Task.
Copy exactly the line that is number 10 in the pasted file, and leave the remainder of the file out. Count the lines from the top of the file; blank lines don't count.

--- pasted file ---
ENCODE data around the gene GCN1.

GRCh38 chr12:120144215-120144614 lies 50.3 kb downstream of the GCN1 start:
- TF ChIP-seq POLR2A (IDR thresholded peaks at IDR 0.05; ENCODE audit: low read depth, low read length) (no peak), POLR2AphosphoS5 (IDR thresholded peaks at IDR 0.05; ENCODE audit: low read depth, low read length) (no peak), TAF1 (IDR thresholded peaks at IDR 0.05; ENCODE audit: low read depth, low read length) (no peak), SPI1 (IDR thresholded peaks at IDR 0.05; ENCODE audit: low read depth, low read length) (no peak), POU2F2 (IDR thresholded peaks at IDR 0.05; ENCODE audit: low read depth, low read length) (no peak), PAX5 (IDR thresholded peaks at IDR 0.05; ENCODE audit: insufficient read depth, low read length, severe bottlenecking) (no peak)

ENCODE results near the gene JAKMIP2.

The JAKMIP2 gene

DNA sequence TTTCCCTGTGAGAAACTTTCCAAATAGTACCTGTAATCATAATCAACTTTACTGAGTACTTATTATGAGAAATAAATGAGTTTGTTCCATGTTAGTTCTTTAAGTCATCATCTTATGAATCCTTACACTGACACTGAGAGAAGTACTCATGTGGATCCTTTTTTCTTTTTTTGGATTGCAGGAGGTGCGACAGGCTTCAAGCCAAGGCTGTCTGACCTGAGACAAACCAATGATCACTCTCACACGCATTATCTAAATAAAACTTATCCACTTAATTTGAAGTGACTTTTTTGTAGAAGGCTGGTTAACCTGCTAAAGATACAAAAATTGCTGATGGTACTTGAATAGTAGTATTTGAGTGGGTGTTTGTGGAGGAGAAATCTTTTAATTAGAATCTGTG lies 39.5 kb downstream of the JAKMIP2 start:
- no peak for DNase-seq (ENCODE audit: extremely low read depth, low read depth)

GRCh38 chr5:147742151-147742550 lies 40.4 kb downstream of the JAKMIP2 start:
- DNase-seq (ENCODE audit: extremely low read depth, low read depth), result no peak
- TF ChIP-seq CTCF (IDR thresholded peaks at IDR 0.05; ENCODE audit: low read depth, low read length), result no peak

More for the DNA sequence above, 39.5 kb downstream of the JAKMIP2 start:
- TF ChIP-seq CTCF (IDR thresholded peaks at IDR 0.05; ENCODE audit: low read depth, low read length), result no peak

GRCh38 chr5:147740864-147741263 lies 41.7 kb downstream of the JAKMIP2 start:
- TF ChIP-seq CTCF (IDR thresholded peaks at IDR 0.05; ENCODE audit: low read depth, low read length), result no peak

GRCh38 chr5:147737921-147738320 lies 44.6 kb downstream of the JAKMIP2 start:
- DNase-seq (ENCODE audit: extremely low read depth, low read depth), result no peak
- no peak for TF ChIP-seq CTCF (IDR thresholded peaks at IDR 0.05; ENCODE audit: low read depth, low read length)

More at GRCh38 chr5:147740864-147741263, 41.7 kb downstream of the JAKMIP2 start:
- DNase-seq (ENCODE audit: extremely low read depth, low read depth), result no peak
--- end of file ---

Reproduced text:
- TF ChIP-seq CTCF (IDR thresholded peaks at IDR 0.05; ENCODE audit: low read depth, low read length), result no peak